I used to live in Durban. That was long before it became a tourist attraction and all the road names changed. Back then, on weekends, you’d go to the beach.
Occasional highlights were Mini Town, or the rides at the Amusement Park on the beachfront (the red chairs on the cablecar are still there, though; I checked). Sometimes you’d head out to Midmar Dam for the day. Durban was a low-key kind of place.
But now Durban is a heady mix of old and new, and a tourist mecca of note (I totally get why CNN listed the city as one of the world’s 10 most underrated cities)…
Take Stamford Hill, for example. The highlight of this area used to be Kings Park stadium and the Country Club, passed sedately on your Sunday drive (remember those?) on the M12 to Umhlanga.
Now the Moses Mabhida Stadium stands like an archetype of progress, dwarfing Kings Park across the road. You can’t even see the latter for the size and magnificence of the new stadium. It doesn’t help that Kings Park stadium, though the home ground of the Sharks, is now called Growthpoint stadium,whilst the Sharks have abdicated and play all of their games at Moses Mabhida.
If you didn’t know that the Moses Mabhida stadium was built for the 2010 World Cup Soccer, it wouldn’t matter. Because now it is the highlight of Durban’s tourism.
The SkyCar and viewing platform from the dome roof of the stadium allow you to see from the top right across Durban and beyond, whilst upcoming events and attractions that have included greats like the Pet Shop Boys, Neil Diamond, Chris Brown, Michael Buble, major jazz and music festivals, foodie events, and rugby and soccer matches put its former role as the host of a major world event in the shade.
On the south side of the stadium is something I knew nothing about, because the guys who do the marketing at Moses Mabhida tend to speak about it as part of the stadium: People’s Park.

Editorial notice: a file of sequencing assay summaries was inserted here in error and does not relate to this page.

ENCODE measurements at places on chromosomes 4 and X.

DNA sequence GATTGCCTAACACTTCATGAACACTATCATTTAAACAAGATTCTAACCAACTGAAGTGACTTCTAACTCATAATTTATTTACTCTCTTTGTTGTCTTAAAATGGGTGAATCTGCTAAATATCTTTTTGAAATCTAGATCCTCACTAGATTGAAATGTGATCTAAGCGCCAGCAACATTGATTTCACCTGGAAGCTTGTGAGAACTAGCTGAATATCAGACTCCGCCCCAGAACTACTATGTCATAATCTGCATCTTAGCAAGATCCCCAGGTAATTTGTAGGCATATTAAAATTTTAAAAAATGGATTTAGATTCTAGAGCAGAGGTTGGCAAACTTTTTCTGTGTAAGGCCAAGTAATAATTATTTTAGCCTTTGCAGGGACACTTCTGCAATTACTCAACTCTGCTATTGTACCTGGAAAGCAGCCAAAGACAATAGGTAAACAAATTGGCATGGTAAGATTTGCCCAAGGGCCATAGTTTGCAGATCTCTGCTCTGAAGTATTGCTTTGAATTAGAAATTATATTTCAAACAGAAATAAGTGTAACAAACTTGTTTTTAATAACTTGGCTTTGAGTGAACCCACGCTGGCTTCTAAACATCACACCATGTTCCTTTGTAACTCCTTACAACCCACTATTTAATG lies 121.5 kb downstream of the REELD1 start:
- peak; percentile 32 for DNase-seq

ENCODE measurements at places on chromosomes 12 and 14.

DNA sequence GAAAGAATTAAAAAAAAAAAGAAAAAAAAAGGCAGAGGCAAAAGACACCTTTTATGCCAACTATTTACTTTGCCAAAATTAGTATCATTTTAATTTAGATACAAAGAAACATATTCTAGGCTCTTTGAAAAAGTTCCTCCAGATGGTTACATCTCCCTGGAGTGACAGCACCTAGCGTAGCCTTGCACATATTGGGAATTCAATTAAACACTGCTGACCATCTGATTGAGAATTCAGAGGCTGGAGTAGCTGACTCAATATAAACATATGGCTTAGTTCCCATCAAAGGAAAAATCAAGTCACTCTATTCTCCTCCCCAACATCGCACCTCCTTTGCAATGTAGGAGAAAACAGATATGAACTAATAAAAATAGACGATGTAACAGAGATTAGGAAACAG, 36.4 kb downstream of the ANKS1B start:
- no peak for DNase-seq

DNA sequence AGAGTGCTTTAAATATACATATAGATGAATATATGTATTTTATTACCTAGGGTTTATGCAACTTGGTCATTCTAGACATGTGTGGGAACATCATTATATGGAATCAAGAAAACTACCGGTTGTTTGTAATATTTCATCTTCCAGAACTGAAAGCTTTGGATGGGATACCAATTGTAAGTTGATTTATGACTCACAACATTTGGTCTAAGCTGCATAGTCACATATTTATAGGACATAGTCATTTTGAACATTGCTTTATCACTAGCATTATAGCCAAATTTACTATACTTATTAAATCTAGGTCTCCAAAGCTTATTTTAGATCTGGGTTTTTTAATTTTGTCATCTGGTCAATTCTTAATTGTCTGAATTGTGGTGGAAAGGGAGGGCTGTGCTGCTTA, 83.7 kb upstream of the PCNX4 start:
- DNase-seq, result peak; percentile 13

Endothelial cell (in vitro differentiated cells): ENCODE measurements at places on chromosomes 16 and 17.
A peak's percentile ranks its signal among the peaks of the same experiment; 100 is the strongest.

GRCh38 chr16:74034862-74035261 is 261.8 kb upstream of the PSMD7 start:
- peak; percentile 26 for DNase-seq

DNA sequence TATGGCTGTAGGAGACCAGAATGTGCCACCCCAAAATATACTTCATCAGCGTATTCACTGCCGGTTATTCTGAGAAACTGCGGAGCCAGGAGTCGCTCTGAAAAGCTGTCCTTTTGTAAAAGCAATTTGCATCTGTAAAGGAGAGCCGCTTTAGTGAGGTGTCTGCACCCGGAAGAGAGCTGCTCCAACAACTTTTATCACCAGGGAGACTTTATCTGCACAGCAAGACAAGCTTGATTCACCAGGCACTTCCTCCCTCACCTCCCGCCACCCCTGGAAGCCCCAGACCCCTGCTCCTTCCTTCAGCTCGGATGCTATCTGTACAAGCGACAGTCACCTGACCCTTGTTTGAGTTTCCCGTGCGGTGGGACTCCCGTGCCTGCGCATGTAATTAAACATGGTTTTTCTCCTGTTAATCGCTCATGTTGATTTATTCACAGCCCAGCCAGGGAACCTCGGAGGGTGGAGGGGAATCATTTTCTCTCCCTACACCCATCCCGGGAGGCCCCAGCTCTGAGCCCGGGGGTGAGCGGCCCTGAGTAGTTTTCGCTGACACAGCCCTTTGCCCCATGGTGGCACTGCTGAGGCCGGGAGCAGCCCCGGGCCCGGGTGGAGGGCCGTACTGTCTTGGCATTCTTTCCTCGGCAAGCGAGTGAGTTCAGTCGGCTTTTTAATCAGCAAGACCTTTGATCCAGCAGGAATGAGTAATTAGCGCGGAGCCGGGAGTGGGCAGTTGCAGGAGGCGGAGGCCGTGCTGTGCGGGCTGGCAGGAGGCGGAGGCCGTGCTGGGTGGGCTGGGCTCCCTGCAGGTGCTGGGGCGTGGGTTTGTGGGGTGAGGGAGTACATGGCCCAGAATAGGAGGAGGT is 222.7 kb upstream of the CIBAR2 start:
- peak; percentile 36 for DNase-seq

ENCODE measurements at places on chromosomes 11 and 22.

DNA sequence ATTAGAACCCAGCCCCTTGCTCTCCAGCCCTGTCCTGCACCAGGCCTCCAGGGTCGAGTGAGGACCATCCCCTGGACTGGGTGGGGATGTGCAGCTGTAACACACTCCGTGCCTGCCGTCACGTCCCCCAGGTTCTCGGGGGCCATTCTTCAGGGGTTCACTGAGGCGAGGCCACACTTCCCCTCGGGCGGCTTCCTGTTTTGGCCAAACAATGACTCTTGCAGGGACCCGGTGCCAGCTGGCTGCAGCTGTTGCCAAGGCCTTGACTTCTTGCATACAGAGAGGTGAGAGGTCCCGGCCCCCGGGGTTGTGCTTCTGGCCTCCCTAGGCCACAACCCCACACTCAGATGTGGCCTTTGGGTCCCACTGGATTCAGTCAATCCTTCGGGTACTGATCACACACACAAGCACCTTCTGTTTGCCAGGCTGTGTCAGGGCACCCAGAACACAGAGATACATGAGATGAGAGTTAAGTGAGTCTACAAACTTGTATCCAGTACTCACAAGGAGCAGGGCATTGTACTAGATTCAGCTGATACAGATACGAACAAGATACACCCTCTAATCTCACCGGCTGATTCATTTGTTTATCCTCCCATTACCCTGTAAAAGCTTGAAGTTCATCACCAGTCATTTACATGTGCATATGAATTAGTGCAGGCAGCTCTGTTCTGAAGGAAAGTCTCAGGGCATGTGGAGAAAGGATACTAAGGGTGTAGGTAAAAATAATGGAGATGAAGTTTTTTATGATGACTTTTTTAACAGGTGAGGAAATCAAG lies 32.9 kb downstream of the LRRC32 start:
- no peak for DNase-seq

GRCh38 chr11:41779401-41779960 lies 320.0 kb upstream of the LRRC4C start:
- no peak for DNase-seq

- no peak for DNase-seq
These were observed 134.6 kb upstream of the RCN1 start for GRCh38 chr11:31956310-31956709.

Peoples Park is something of a precinct, I come to understand. It includes a track and field area, an ultra-modern kids’ playground, and a café that overlooks all of this – perfect for parents who can watch their kids from the shade of the umbrellas whilst sipping on their skinny latés and flat white cappuccinos.
The park connects the stadium with the Sandile Thusi Road bridge, and at night it often hosts the music festivals and shows of Moses Mabhida. It’s well used, in other words.
The slightly sloping, smooth marble-like strip directly in front of the café that runs the length of the park is described as a ‘promenade’, but really it’s a kilometre long track and what kids love most – a length of polished concrete that makes riding a bicycle, skateboarding or rollerskating so effortless, they’re going to want to come back again and again.
And they behave something like a bear clan, the bigger kids grouping off early and effortlessly – racing one another down the length of the track and back again; pitting against one another, the manual bicycles and scooters trying their best to outdo the electric bikes and mini cars that parents have bought for those kids who look as though they could do with a good workout the most.
Down one side of the track is a grassy strip dotted with shaded pergolas and trees where moms and prams tend to congregate, but which also works well for picnics, whilst on the opposite side is a playground of note. Durban has made a showpiece of the equipment – swings, jungle gyms, slides, merry-go-rounds, climbing frames, sand pits, sprung rides – all set on beach sand for a soft fall.
People’s Park has: fountains in which children can cool off; a bike, scooter and skateboard hire – for those without bikes, an hour at a time (take cash); benches lining the promenade for tired grandparents and parents; some kids even had a skateboard instructor taking them through their paces.
People’s Park is so seamlessly connected to the Moses Mabhida Stadium that if the family is divided about what to do some can hang out at the park whilst others do the SkyWalk, Segway gliding tours or the Big Rush Big Swing.
People’s Park contains children in a way that feels safe for parents, who don’t have to keep their eyes glued on their children every minute of the visit, and liberating for children who have a vast promenade along which to fly in way that they couldn’t in their driveways.
Take-away Illy coffee is reasonably priced. Daily newspapers are there to pick up and read. And the café staff might even charge your cell phone for you, if you’re nice about it.
Take with you:
a hat, sunscreen, water, cash and either a friend or a book to read, as you won’t see your children whilst you’re there.
south of the Moses Mabhida Stadium, within walking distance. There is ample parking at the park.